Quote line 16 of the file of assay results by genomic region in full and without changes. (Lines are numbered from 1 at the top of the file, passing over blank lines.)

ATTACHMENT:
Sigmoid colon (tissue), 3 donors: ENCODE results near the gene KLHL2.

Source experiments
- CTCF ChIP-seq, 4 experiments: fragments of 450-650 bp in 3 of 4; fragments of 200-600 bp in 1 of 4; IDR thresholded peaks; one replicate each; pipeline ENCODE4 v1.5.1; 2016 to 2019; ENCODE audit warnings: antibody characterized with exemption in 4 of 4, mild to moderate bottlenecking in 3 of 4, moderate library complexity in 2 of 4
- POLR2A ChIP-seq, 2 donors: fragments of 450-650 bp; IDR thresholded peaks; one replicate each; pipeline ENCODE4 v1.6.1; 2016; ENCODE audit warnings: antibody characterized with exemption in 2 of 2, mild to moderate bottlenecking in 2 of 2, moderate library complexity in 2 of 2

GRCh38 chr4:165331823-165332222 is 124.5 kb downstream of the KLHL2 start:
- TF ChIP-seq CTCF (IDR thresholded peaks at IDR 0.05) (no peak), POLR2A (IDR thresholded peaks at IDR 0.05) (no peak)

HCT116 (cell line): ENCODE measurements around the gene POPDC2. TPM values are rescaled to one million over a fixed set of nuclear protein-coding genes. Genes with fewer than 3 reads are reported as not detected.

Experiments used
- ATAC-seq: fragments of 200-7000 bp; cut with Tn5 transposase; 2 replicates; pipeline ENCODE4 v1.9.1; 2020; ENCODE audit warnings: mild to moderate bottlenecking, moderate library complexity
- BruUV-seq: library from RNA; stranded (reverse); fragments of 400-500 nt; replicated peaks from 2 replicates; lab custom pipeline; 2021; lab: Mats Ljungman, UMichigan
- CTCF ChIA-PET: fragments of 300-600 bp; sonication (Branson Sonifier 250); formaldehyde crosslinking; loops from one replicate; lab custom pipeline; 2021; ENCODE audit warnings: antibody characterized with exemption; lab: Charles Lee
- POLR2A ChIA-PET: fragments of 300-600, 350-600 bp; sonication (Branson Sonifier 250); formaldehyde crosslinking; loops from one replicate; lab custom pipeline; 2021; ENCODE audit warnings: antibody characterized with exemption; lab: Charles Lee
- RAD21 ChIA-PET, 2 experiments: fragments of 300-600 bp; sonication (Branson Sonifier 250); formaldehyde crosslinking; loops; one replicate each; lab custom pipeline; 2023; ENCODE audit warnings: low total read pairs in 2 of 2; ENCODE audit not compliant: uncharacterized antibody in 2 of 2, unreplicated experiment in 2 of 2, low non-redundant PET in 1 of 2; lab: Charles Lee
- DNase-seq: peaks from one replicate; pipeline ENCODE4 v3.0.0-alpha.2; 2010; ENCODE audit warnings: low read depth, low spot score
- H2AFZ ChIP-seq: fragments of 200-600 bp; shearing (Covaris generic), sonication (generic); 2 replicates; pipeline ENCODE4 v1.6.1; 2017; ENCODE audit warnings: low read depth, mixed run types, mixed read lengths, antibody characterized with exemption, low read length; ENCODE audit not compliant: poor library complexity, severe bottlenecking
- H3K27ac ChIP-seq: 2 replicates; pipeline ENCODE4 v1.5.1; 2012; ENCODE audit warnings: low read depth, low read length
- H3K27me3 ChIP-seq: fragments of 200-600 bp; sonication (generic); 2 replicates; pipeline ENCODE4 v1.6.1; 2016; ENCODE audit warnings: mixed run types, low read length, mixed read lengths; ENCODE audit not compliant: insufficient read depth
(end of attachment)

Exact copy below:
- H3K27ac ChIP-seq: 2 replicates; pipeline ENCODE4 v1.5.1; 2012; ENCODE audit warnings: low read depth, low read length